Most of us have had moments when we just stop to think about what we’re doing with our lives, and often, that triggers a thought process that takes us way down memory lane, and also analyze whether we are spending the right amount of time doing the right activities that actually contribute to our goals, or just wasting our time in distractions that we might end up regretting later. However, it isn’t always easy to keep track of everything that we’re doing, and the forgetful ones among us (like me) can definitely use assistance in this regard. One way is to keep a journal of your activities, but that in itself requires time and effort. So, how about a solution that requires zero effort from you, and keeps track of your day-to-day activities in order to present you with that information in an actually useful manner? Enter Chronos – a web service that uses its iOS and Android apps to monitor your routine in order to give you insights on how you are spending your time. In addition, it also aims to help you with your goals and adopting a healthy lifestyle by showing you relevant alerts. More details after the jump.
The Android version of Chronos serves as a mere data collector, with no interface of its own. Upon installation, you’ll be asked to connect with your Facebook or Google account in order to access your collected data on the web. Once signed in, there’s nothing you can do in the app apart from just letting it run in background and collect data, which you can then view at the Chronos website.
The iOS app, on the other hand, is more full-featured and while it also supports signing in with your Facebook or Google account, it’s not mandatory and you can simply choose to use the app and view all your stats right on your device.
The data collected by Chronos includes your location as well as the time spent at each, and it is then used to provide you with insights to your working, sleeping, commuting, eating and exercising patterns.
The app’s settings allow you to set the accuracy of its location tracking between low, normal and high. Needless to say, a higher level of accuracy will be more taxing on your battery. You can also toggle notifications for your goal achievements, friend encounters and friend highlights from there, as well as launch a tutorial to get you acquainted with all its features, leave your feedback, or log out on the device.
Speaking of friends, the app allows you to add your friends to your network and once they have accepted your request, you can then view each others’ stats. However, while sending friend requests from iOS to Android works, tapping the received request on Android from the notification shade does nothing, since the Android app doesn’t really have an interface for now.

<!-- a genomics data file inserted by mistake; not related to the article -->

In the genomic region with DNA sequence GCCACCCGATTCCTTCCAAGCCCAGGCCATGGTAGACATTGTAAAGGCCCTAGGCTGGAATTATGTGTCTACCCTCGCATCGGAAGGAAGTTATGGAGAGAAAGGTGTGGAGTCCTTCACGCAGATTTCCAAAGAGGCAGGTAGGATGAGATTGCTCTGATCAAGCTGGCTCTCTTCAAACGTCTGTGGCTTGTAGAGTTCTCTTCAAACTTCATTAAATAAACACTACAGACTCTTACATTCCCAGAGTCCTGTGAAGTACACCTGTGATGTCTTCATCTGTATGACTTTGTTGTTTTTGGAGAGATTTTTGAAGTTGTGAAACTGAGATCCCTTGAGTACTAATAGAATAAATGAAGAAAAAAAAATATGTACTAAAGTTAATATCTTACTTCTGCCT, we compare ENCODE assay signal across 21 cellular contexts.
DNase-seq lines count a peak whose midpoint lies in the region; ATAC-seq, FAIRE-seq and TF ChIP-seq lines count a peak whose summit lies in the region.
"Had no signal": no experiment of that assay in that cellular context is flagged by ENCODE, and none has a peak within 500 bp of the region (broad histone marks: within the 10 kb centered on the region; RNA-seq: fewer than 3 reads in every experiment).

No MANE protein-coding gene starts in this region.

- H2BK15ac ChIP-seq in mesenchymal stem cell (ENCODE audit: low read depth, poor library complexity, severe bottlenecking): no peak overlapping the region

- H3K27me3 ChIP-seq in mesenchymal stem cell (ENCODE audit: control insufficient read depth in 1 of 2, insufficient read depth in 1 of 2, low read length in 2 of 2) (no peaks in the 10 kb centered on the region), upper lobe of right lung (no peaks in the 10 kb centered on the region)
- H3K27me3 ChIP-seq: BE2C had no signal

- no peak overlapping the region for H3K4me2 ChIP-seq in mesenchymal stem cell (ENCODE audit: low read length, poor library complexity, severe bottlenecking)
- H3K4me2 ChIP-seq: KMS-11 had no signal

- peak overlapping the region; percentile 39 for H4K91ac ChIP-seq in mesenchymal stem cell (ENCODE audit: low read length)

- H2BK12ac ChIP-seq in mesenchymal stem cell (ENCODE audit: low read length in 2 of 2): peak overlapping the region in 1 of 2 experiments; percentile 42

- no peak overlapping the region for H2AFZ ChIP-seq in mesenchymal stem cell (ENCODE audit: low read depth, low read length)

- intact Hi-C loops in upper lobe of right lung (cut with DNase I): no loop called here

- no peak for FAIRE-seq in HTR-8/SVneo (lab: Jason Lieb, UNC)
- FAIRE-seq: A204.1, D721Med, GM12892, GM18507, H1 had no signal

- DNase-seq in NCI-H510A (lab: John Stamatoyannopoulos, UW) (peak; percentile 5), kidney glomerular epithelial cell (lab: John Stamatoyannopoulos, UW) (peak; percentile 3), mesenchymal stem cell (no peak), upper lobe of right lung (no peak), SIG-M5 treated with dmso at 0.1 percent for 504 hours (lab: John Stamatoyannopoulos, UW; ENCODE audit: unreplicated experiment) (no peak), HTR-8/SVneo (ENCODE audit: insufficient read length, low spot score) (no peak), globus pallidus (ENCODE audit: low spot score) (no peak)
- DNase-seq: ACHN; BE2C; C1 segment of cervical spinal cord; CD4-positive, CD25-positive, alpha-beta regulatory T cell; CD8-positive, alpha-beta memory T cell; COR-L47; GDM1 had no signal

As we mentioned above, Android users have to head over to the service’s website in order to view their collected information after logging in with the same Facebook or Google account they used on their phone. iOS users can also view their stats online in the same manner, provided they connected their Facebook or Google account to the app on their phone. These stats include your sleep and transit pattern for the duration the app has been monitoring your location. These stats are presented in a really clean interface, and laid out in a way that’s easily understandable at a glance.
Scrolling down reveals similar stats on your work and exercise routine (I really need to start working out), and include your average time spent at work, the hardest working day and biggest exercise day you’ve had, the days you’ve exercised, and your weekly working and exercise trend (which will need the app to be active on your phone for a few weeks to actually be meaningful).
Scroll further down and you’ll get to see how you’ve been socializing (and apparently, I need to go out more as well). Below that, you’ll see scores on your work life, spontaneity and wellness based on your activities, as well as meters that show how you rank in each among other users of the service.
Switch to the Events tab, and you’ll get to see all the activities you’ve been doing (while having your phone with you and Chronos actively monitoring your location, of course). The app is intelligent enough to detect your workplace, home location and other places you visit based on data from Google Maps. You are also shown details on how much time you’ve spent on each activity, complete with the starting and ending time, the category of the activity, and the name of the place where you did it.
Lastly, under the ‘Places’ tab, you get to see a map view of the places you’ve been at overlaid with marks for the activities you’ve been doing there, complete with further information in a table below including the names of the places, their categories (work, home, restaurants etc.), the number of your visits there, and the date of your last visit. You can also confirm your work and home locations here if they are correct, or edit them if they are being shown incorrectly.
Chronos is probably the best service we’ve seen in its category so far, and the information it provides you about how you’re going about living your life can be surprisingly accurate. What you choose to do with it is up to you, of course, but the app can provide enough motivation to many for them to start changing their habits for the better. Even if you are satisfied with the way things are going with you, the information it provides can be interesting to view, to say the least. The only thing lacking is a properly working app for Android like its iOS counterpart. You can grab the app for your platform or visit Chronos’ website using the links provided below.